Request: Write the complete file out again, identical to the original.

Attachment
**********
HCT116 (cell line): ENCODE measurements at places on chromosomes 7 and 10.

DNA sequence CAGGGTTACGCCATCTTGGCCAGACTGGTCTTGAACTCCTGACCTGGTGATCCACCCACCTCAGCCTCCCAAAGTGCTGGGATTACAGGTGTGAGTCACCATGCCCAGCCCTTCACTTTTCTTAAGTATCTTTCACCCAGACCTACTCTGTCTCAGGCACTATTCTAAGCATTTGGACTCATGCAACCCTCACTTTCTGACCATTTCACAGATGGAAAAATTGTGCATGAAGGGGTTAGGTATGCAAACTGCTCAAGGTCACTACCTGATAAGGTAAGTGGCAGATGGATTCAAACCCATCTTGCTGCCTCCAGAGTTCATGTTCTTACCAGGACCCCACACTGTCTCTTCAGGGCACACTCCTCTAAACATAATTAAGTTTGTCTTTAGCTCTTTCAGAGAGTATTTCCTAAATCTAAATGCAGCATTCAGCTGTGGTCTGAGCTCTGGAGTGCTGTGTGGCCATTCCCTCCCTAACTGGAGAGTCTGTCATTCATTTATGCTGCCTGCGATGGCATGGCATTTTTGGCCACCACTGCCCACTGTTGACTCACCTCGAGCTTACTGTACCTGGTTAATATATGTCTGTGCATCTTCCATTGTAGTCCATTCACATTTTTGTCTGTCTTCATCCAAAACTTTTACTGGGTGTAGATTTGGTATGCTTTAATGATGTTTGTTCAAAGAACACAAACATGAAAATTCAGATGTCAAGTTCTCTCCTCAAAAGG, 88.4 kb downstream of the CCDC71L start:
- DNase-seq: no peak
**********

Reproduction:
HCT116 (cell line): ENCODE measurements at places on chromosomes 7 and 10.

DNA sequence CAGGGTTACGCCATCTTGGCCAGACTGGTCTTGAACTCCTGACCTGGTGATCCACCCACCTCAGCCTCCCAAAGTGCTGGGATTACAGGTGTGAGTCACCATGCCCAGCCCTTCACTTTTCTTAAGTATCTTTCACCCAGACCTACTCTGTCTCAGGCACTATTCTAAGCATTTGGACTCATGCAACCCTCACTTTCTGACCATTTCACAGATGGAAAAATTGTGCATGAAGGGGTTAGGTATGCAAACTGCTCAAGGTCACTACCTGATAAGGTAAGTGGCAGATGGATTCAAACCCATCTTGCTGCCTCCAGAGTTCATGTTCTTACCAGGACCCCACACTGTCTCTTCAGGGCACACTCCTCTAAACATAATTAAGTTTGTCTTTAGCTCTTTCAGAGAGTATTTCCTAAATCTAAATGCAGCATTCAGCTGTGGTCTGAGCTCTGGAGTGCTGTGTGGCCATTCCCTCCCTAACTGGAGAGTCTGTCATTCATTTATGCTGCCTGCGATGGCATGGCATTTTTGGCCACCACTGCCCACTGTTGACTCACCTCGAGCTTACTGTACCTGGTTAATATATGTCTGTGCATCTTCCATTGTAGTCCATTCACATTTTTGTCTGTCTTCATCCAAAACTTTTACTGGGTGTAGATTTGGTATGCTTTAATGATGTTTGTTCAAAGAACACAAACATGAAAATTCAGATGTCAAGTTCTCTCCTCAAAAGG, 88.4 kb downstream of the CCDC71L start:
- DNase-seq: no peak